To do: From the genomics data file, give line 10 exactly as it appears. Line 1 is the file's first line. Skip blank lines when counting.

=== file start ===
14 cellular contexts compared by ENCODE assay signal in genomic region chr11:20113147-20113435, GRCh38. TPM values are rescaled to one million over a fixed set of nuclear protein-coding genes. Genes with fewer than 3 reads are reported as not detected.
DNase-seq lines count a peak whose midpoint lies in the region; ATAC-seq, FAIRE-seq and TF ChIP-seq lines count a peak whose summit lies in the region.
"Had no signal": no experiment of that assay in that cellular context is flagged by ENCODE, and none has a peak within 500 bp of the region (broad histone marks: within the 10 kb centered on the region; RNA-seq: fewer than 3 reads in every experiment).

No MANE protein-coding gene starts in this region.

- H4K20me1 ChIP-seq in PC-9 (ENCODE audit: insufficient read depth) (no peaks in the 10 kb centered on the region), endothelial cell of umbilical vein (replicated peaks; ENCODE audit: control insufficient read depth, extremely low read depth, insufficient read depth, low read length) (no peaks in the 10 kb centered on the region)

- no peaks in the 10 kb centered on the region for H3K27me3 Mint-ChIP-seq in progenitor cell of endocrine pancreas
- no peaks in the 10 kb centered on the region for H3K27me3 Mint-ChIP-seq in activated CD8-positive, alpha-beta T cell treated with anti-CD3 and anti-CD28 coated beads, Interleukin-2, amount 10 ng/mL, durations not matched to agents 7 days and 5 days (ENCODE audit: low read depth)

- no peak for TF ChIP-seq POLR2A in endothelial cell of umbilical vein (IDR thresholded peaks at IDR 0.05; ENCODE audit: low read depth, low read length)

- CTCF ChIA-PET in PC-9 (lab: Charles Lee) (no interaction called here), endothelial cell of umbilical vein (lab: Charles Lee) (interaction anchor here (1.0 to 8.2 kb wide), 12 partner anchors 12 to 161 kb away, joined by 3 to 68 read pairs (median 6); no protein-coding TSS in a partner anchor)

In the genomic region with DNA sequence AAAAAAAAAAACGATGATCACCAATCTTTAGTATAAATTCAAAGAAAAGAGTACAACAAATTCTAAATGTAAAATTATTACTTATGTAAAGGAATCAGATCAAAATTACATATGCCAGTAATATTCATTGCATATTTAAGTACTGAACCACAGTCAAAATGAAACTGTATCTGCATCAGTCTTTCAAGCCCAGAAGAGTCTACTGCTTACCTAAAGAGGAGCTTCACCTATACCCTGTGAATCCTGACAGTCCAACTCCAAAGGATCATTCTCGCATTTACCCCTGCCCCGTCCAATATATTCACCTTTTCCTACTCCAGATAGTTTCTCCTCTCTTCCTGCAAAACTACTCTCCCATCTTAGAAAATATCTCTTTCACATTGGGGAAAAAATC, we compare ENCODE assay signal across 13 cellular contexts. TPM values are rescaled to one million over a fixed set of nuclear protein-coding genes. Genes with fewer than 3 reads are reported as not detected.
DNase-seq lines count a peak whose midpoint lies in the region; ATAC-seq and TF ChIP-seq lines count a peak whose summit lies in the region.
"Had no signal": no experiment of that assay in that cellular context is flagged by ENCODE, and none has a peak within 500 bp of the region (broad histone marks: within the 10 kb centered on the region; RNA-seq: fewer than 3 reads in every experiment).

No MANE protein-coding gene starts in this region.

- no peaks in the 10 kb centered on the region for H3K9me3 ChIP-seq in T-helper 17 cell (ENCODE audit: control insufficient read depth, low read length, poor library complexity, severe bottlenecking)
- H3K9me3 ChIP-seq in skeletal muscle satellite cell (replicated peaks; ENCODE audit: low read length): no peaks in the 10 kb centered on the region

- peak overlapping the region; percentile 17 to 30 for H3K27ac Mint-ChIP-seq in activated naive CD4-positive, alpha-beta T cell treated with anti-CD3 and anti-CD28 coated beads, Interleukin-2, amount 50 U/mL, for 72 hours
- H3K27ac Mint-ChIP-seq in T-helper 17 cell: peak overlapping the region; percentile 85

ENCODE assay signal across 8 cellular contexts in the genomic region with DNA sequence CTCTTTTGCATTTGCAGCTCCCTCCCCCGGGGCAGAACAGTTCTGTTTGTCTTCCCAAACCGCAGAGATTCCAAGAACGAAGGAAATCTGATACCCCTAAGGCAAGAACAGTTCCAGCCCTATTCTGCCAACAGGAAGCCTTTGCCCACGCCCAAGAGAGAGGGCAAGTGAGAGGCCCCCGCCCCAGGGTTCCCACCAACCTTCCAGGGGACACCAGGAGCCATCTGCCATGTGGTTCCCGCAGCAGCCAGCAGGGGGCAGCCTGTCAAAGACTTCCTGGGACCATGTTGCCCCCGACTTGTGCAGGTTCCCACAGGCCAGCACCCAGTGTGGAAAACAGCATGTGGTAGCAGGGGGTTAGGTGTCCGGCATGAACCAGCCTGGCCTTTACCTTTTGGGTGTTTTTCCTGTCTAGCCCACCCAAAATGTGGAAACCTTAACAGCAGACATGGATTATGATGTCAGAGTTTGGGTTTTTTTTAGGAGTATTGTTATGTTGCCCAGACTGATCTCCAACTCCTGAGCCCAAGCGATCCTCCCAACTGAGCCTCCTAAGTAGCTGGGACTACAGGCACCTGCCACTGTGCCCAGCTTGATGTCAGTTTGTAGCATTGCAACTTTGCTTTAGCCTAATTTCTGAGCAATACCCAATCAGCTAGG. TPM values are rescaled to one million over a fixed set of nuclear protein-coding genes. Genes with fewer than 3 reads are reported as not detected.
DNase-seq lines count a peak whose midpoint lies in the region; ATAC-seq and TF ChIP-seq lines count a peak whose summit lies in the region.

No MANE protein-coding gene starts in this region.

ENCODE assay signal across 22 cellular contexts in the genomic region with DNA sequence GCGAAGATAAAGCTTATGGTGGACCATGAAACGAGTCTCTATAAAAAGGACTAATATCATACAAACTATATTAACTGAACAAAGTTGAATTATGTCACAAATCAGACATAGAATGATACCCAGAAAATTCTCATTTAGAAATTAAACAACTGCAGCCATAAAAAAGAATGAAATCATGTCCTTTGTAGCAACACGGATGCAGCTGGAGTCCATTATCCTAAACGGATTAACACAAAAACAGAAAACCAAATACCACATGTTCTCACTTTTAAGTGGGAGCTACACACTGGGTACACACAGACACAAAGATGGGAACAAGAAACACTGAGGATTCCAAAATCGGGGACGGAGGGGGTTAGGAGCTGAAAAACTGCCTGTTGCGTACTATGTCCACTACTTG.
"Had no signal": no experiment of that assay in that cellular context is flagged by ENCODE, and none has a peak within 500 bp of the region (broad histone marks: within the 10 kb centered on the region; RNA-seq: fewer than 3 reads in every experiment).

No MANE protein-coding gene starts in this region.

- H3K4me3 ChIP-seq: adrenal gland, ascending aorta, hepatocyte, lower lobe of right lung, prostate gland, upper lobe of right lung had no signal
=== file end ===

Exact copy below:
In the genomic region with DNA sequence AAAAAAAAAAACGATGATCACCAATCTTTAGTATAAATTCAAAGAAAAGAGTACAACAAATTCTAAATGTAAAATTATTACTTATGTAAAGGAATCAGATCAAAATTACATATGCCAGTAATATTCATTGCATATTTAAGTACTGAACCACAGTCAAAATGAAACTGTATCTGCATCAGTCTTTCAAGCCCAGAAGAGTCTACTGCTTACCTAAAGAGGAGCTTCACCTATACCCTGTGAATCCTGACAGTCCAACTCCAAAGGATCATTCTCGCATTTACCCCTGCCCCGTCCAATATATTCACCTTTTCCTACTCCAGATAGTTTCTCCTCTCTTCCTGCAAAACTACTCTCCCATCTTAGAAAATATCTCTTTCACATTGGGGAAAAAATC, we compare ENCODE assay signal across 13 cellular contexts. TPM values are rescaled to one million over a fixed set of nuclear protein-coding genes. Genes with fewer than 3 reads are reported as not detected.